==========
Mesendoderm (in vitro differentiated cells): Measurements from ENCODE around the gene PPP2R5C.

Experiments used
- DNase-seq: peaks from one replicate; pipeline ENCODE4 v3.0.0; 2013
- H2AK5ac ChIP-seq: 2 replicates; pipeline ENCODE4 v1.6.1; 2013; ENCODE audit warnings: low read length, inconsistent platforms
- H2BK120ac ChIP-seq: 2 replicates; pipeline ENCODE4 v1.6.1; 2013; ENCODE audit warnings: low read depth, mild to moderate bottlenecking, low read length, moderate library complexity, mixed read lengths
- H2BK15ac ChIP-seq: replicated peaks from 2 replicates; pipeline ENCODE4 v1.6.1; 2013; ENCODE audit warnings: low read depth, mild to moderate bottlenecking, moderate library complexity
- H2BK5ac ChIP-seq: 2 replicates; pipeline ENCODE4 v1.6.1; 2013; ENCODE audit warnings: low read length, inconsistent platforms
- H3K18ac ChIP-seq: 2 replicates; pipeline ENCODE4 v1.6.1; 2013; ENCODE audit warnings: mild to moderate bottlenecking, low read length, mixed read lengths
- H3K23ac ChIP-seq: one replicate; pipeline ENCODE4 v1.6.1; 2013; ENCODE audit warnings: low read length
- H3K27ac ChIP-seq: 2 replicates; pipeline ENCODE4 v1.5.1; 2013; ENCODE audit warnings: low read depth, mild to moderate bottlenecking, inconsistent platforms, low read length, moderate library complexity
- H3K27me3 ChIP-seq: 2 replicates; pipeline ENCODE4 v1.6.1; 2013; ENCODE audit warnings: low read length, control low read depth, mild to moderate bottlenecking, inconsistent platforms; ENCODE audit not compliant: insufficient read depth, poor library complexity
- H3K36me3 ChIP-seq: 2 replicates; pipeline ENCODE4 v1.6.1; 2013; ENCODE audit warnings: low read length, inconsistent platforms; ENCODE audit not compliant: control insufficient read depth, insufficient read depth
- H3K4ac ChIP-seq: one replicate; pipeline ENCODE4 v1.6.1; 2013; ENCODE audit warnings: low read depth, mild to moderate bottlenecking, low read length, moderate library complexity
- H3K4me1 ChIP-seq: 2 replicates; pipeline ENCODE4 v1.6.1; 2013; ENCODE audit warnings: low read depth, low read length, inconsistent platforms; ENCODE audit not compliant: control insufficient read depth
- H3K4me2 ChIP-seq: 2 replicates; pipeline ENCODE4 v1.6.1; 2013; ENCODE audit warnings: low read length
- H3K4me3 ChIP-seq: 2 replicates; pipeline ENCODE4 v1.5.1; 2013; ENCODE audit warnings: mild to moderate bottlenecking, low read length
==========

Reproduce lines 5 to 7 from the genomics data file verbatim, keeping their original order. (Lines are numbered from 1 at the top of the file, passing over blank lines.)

- H2BK120ac ChIP-seq: 2 replicates; pipeline ENCODE4 v1.6.1; 2013; ENCODE audit warnings: low read depth, mild to moderate bottlenecking, low read length, moderate library complexity, mixed read lengths
- H2BK15ac ChIP-seq: replicated peaks from 2 replicates; pipeline ENCODE4 v1.6.1; 2013; ENCODE audit warnings: low read depth, mild to moderate bottlenecking, moderate library complexity
- H2BK5ac ChIP-seq: 2 replicates; pipeline ENCODE4 v1.6.1; 2013; ENCODE audit warnings: low read length, inconsistent platforms